When it comes to health Cameron's supporters are also getting very uneasy. It is one thing to agree at a party conference that the health service needs a radical shake up and an increased application of market forces. It is another thing entirely trying to explain to a constituent why they can't get an appointment with their GP without waiting a fortnight. Or why they can no longer be confident that their GP's opinion represents what is best for them as a patient rather than what they have been pressured to recommend in order to cut the costs of the very profitable small business that their surgery has now become. It is also quite hard explaining why the nice young doctor who looked after the person at the local hospital has just moved to New Zealand or is out on the streets holding a banner instead of treating patients. Many Conservatives may place the whole of the blame for this on the last Labour administration and those well know Trotskyist militants the junior doctors. A lot won't. They will want to know why 6 years in the problems seem to be increasing rather than getting resolved.
Then there are the loyal local councillors who turn up to Party Conference and applaud enthusiastically all the speeches about ending top down re-organisations. Not all of them are over-enamoured about discovering that this means their own local council has been cut by 40% and is being told that the best way for it to get its hands on some more money is to accept the imposition of an elected mayor. Most of them have enough experience to know that the money on offer is not new cash but simply recycled money that used to come into the community from one government department and might now come in to the mayor's office if the local councillors don't mind giving up their authority and subjecting themselves to an unnecessary re-organisation.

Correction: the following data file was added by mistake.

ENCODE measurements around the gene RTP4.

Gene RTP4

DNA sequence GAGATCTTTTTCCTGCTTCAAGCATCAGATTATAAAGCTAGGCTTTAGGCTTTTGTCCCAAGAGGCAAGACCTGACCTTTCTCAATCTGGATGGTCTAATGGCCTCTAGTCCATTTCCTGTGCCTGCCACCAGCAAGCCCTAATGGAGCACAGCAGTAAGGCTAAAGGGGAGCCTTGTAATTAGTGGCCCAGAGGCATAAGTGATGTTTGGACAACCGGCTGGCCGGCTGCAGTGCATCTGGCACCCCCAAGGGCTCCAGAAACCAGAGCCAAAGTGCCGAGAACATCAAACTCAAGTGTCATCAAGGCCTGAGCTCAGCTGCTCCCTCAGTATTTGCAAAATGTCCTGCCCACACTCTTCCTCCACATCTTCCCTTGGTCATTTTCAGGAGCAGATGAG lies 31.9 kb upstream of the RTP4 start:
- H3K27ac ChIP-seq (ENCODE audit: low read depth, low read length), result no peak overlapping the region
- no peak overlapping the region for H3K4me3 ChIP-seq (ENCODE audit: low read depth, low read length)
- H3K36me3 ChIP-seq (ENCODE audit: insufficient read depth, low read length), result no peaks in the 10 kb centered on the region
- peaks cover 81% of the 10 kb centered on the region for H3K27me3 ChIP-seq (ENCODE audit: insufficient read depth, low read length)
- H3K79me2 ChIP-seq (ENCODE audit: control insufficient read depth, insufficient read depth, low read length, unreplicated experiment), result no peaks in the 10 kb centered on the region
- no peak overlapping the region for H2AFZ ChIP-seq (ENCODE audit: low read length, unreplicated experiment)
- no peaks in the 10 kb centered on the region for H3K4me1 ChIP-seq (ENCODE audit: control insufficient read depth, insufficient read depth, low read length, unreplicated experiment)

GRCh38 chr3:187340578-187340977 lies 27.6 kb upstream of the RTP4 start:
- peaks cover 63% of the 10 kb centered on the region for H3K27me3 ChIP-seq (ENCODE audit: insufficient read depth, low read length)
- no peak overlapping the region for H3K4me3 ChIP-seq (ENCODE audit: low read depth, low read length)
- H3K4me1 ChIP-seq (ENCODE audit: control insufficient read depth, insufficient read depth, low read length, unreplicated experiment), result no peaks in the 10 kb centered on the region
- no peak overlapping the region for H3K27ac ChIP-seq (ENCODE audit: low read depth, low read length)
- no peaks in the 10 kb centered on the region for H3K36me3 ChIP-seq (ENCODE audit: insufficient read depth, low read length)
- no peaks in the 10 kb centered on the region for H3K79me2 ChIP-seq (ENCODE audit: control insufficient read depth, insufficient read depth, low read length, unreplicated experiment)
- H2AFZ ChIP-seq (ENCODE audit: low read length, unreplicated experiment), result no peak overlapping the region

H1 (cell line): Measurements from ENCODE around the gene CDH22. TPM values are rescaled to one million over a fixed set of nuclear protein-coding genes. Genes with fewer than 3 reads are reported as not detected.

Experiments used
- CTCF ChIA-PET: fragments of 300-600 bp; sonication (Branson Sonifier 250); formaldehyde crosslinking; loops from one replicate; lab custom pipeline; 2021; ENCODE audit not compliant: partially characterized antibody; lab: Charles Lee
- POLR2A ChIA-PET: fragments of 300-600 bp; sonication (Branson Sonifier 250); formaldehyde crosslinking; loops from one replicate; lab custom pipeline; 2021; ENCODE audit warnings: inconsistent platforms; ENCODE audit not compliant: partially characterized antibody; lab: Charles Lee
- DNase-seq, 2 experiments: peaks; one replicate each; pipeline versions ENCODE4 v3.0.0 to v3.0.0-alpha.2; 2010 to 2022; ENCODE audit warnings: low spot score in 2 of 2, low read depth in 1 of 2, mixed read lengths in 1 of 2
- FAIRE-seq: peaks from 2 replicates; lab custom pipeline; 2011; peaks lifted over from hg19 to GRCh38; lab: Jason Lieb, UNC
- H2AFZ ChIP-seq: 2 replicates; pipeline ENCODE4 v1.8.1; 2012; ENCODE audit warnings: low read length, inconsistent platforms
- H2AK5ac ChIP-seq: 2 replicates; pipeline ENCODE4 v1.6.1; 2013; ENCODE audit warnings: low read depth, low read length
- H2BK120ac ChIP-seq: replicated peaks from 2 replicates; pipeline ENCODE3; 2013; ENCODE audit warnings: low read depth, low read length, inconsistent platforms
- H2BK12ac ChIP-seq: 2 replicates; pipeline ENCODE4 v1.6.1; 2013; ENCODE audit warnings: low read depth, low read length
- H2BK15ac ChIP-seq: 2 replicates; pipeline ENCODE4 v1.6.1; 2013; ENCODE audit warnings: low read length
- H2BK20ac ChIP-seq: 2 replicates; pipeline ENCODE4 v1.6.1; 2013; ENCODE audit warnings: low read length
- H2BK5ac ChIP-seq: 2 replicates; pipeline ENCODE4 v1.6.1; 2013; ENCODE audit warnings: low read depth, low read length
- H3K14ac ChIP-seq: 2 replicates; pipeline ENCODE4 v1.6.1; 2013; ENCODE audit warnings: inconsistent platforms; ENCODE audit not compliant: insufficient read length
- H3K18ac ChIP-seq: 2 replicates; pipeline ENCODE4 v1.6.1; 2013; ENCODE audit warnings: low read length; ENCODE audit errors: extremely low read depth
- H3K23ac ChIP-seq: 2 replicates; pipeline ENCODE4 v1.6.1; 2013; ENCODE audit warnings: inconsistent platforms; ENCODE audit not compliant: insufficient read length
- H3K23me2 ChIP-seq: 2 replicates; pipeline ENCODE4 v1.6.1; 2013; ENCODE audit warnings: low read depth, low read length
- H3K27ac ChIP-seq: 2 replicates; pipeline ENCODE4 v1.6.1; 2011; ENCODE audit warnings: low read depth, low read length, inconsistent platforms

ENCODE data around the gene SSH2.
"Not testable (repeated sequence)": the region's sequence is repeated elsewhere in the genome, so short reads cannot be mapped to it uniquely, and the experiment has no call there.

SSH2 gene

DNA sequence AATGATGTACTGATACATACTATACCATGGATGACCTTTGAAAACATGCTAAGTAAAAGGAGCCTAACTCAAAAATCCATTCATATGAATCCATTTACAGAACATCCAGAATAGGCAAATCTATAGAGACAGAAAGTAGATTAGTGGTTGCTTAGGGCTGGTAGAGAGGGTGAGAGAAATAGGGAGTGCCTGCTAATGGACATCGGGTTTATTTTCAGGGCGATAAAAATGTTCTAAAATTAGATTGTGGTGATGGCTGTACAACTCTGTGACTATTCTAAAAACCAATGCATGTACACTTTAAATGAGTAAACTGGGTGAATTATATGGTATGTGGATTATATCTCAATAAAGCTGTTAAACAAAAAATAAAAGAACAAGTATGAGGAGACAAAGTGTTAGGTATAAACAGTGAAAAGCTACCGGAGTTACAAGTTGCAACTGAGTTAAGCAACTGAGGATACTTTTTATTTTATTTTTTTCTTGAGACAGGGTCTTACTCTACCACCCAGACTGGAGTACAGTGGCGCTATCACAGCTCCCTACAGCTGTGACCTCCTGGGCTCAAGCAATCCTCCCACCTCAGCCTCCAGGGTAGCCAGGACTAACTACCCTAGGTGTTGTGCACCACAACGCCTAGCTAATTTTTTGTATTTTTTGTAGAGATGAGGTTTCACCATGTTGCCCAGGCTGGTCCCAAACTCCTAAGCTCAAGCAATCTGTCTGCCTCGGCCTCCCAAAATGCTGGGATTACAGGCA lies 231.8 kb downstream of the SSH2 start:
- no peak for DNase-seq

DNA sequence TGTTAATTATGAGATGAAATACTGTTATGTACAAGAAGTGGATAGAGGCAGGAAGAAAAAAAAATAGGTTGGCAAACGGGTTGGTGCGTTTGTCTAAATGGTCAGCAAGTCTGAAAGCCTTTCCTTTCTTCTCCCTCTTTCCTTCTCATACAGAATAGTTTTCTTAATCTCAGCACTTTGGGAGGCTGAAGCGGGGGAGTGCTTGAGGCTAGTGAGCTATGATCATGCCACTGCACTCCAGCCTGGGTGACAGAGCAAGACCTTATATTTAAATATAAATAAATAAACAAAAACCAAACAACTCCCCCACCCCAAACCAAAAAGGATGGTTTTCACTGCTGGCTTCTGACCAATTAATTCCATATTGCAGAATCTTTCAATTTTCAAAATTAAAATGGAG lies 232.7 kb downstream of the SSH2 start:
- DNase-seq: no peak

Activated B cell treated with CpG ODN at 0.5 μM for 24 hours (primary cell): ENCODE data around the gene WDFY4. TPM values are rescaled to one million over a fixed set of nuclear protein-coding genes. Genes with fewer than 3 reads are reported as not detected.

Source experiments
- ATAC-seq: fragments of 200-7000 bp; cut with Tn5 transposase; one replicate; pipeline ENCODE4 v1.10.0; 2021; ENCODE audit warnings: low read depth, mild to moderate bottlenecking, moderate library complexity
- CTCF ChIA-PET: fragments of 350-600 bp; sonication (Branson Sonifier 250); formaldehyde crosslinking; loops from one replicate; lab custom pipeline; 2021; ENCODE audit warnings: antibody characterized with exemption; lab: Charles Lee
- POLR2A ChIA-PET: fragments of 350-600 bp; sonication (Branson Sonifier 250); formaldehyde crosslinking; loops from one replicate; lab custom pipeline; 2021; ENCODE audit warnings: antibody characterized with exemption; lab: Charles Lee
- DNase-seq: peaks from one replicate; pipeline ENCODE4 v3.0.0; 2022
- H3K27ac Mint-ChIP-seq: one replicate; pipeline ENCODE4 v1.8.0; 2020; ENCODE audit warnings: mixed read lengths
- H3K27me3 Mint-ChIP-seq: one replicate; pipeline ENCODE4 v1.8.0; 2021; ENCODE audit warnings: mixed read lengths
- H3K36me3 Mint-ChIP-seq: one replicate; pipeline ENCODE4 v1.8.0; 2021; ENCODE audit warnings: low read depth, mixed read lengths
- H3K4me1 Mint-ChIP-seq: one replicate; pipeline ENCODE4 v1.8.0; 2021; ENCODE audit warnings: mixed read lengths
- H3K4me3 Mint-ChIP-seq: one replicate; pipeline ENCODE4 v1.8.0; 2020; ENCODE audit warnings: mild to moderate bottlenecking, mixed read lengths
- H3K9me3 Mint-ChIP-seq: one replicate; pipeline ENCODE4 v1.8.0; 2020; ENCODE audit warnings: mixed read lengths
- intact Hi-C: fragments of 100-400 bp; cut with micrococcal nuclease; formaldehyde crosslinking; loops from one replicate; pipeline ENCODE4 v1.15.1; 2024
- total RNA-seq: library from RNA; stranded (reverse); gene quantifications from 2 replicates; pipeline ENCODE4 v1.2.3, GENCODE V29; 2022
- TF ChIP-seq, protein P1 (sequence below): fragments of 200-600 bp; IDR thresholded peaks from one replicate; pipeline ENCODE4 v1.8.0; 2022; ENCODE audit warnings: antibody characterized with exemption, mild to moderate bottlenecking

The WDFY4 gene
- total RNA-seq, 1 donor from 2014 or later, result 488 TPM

So there is a lot of discontent in the ranks. Then, of course, there is the small issue of the Conservatives who are in one way or another cross about the referendum. Many in the business community have tended to support the Conservatives because they see it as the natural party of enterprise and the one that they can "trust to run the economy". A lot of these supporters are very worried that the government has put their business environment at risk by taking so very long to start speaking out about how many of the UK's vital interests are wrapped up in staying in Europe.